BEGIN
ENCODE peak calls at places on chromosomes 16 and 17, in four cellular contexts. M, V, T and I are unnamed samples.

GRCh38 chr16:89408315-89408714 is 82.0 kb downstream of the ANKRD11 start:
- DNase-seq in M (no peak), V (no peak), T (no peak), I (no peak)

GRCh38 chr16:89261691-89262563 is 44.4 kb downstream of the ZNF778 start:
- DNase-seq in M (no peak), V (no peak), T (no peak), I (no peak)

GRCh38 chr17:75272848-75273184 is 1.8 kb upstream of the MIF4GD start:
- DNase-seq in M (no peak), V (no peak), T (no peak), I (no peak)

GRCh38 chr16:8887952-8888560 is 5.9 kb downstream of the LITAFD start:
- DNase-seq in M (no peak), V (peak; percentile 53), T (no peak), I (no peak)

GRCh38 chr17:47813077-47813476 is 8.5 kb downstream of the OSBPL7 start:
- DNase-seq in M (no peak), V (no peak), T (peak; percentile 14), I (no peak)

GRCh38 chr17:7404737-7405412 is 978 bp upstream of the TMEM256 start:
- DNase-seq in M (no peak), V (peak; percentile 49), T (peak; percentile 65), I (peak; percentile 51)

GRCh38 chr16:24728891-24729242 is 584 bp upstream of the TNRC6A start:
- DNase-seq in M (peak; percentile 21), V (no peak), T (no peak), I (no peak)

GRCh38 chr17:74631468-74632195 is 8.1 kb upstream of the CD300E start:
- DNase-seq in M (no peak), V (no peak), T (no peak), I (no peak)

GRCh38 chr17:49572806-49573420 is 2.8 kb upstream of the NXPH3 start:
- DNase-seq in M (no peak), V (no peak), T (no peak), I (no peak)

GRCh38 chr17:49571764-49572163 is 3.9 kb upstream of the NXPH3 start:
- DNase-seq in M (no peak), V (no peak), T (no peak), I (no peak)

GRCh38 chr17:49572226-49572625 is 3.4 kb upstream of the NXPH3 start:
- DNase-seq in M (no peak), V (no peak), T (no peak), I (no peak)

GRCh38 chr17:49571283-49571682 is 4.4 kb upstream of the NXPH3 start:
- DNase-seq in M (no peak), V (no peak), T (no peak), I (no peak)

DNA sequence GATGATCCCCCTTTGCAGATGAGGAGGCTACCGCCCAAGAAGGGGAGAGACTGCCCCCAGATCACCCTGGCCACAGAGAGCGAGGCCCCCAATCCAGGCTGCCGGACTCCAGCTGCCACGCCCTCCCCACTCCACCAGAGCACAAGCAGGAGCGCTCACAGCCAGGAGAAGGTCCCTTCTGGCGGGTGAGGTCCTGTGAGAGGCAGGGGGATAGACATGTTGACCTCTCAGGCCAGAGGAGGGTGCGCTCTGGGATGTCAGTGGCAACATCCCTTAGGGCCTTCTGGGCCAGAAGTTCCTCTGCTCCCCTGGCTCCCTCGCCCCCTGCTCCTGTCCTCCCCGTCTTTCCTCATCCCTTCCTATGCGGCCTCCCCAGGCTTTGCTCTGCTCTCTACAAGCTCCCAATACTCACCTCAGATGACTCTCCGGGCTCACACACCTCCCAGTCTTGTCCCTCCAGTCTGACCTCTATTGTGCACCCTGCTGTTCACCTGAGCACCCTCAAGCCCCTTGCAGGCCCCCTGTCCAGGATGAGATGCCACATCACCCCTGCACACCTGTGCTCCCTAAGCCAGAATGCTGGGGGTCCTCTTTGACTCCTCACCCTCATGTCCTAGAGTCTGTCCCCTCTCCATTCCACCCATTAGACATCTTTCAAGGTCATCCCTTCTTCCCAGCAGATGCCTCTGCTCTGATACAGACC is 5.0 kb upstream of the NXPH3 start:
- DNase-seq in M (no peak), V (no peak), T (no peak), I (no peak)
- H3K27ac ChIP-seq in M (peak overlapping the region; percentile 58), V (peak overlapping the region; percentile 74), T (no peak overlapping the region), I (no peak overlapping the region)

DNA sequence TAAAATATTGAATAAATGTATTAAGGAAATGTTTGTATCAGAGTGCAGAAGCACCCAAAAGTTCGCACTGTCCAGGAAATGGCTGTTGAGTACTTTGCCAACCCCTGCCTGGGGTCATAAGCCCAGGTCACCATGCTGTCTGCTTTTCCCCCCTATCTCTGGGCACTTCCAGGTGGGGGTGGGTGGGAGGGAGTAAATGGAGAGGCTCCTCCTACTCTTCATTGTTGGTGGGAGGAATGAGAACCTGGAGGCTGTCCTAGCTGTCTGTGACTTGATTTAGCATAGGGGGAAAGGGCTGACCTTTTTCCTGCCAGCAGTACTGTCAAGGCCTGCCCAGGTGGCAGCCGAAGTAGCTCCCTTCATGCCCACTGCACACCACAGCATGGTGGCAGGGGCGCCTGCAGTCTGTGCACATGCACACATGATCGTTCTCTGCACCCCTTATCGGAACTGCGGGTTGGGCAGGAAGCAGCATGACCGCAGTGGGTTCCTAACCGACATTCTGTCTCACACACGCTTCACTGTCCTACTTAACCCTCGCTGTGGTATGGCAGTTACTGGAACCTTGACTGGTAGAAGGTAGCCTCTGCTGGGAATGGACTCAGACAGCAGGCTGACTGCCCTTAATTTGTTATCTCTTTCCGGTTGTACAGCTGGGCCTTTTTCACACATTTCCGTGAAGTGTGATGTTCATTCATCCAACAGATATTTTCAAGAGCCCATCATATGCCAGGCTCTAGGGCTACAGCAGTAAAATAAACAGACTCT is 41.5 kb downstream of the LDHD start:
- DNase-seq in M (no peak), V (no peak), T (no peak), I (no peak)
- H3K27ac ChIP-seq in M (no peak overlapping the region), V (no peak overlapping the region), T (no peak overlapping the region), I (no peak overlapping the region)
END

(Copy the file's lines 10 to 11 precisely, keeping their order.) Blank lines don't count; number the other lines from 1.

GRCh38 chr17:47813077-47813476 is 8.5 kb downstream of the OSBPL7 start:
- DNase-seq in M (no peak), V (no peak), T (peak; percentile 14), I (no peak)